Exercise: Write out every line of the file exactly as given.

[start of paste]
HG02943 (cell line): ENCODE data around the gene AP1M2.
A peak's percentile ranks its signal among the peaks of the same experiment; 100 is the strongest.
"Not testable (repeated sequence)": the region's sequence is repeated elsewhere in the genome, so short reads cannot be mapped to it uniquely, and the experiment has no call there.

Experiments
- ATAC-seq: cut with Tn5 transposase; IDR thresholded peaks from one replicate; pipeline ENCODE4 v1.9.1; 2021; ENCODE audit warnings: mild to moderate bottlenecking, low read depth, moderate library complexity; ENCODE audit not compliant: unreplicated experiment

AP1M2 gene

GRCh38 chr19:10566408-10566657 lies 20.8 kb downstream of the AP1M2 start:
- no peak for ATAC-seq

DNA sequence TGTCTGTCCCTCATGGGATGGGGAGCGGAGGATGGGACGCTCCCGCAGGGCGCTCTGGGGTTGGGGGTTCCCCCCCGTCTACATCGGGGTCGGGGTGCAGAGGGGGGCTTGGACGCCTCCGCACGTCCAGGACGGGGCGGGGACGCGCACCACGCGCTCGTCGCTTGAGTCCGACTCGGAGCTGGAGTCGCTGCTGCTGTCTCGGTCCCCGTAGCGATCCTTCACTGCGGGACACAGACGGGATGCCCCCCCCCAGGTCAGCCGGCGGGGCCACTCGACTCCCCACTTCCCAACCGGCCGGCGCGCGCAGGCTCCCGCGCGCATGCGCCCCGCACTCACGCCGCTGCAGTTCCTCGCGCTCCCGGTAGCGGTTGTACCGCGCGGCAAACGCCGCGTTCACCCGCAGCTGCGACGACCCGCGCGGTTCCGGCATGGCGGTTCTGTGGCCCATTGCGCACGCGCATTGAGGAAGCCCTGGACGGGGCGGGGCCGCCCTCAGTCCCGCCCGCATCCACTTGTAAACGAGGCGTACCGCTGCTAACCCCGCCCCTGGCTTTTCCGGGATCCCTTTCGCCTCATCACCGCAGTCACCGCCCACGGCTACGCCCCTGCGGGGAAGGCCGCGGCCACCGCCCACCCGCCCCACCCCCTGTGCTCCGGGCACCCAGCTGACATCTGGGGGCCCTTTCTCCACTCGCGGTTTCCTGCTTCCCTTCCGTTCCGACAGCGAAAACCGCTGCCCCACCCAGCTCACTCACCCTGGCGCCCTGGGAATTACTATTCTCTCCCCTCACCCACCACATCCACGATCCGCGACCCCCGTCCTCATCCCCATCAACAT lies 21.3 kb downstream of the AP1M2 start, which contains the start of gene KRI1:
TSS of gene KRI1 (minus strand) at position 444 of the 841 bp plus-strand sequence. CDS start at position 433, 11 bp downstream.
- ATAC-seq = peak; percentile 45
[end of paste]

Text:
HG02943 (cell line): ENCODE data around the gene AP1M2.
A peak's percentile ranks its signal among the peaks of the same experiment; 100 is the strongest.
"Not testable (repeated sequence)": the region's sequence is repeated elsewhere in the genome, so short reads cannot be mapped to it uniquely, and the experiment has no call there.

Experiments
- ATAC-seq: cut with Tn5 transposase; IDR thresholded peaks from one replicate; pipeline ENCODE4 v1.9.1; 2021; ENCODE audit warnings: mild to moderate bottlenecking, low read depth, moderate library complexity; ENCODE audit not compliant: unreplicated experiment

AP1M2 gene

GRCh38 chr19:10566408-10566657 lies 20.8 kb downstream of the AP1M2 start:
- no peak for ATAC-seq

DNA sequence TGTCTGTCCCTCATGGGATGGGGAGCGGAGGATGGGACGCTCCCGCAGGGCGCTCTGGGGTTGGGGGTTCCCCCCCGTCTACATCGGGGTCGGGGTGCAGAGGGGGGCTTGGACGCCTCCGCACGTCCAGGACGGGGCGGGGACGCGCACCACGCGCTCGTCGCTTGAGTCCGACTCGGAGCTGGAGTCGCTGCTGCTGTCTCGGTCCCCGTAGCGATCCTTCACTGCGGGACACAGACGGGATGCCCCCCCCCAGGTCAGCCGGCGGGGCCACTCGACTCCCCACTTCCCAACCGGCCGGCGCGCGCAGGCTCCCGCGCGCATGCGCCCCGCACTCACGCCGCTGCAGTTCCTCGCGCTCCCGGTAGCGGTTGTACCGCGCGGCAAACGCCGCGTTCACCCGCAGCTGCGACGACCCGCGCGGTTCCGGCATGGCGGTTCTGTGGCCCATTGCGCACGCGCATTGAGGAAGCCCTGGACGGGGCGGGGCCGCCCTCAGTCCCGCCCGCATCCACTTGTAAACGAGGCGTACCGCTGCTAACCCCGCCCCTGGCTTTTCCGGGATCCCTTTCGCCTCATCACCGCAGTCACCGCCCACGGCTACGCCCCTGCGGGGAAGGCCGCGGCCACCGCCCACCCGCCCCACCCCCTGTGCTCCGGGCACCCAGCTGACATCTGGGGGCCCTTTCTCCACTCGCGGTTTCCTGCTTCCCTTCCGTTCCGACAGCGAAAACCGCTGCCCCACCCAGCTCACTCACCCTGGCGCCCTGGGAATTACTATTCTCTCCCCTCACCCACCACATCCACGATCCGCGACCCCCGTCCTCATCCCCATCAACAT lies 21.3 kb downstream of the AP1M2 start, which contains the start of gene KRI1:
TSS of gene KRI1 (minus strand) at position 444 of the 841 bp plus-strand sequence. CDS start at position 433, 11 bp downstream.
- ATAC-seq = peak; percentile 45